St Mary's Church, Tarrant Crawford, Dorset

Tarrant Crawford, Blandford Forum, Dorset, DT11 9HU
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Ghostly painted tales in a rural church

In a gentle valley above the River Tarrant this simple and evocative church, which dates back to the twelfth century, is all that remains of a wealthy Cistercian nunnery - thirteenth-century Tarrant Abbey - to which it may have been a lay chapel.

Today, the long, elegant interior has oak furnishings and a beautiful sixteenth-century wagon roof. There are also several thirteenth and fourteenth-century coffin lids set in the floor, probably of abbesses and nuns. Best of all, however, are the ghostly fourteenth-century paintings, made to instruct and inspire the parishioners. These cover most of the walls of the nave, catching your eye as soon as you walk into the church.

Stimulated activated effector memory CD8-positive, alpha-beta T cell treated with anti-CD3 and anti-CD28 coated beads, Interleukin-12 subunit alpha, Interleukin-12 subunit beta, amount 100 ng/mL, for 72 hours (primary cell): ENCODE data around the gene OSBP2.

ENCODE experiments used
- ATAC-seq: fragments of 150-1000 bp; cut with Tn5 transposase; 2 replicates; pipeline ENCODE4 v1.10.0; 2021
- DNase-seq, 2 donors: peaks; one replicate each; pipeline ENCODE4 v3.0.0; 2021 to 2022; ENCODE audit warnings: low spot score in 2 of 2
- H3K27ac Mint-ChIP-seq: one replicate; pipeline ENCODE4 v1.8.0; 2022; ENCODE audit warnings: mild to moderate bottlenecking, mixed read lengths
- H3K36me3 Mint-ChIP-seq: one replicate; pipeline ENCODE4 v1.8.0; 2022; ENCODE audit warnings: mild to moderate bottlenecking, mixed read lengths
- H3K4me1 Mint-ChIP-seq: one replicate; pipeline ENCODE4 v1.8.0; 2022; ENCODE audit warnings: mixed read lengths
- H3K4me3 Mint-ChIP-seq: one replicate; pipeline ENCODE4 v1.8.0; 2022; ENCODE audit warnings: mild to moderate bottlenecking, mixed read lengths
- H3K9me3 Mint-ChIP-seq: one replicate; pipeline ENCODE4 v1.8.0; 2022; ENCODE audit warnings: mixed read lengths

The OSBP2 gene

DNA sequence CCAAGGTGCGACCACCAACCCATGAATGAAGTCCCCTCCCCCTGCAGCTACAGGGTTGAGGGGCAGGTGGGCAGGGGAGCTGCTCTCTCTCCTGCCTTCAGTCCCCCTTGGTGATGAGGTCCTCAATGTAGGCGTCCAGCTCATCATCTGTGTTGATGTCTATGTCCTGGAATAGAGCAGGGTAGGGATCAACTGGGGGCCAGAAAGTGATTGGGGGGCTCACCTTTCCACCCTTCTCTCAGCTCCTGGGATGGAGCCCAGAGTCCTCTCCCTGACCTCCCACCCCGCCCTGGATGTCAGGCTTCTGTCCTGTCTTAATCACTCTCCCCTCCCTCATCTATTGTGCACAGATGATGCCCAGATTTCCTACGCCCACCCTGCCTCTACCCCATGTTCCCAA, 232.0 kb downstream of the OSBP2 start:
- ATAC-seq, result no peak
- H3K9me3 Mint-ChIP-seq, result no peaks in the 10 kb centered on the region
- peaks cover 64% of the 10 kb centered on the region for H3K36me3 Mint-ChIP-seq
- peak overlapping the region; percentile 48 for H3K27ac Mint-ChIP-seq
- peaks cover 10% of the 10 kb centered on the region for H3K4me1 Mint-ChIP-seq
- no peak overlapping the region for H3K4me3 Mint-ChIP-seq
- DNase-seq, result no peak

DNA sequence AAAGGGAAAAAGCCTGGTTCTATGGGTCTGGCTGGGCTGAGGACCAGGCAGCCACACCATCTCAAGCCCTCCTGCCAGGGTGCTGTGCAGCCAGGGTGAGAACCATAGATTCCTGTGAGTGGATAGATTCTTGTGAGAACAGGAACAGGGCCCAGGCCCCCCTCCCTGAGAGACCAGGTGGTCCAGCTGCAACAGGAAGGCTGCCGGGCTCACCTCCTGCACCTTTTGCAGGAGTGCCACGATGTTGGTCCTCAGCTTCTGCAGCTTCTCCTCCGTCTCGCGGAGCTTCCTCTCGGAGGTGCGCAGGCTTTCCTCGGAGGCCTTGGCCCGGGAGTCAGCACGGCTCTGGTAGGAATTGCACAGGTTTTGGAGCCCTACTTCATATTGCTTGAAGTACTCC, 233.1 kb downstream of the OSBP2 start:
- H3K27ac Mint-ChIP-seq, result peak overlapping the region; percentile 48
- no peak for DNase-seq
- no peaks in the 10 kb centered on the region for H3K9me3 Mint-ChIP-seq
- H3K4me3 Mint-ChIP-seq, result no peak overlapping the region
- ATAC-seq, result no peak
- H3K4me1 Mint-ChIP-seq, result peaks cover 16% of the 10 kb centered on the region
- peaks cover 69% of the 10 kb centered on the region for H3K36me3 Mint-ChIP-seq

Though somewhat degraded, they still give a vivid impression of warmth and colour. It is unusual for such an early set of paintings to survive, albeit damaged. The earliest, in the chancel, is from the thirteenth century and consists of a simple masonry pattern with a flower stencil. There are also fourteenth-century depictions of St Margaret of Antioch, said to have been swallowed by a dragon, and three animated skeletons, who warn three princes of the emptiness of earthly rank and wealth. The paintings on the north wall are more fragmentary, but you can identify St Michael weighing souls, and St Christopher carrying the Christ Child.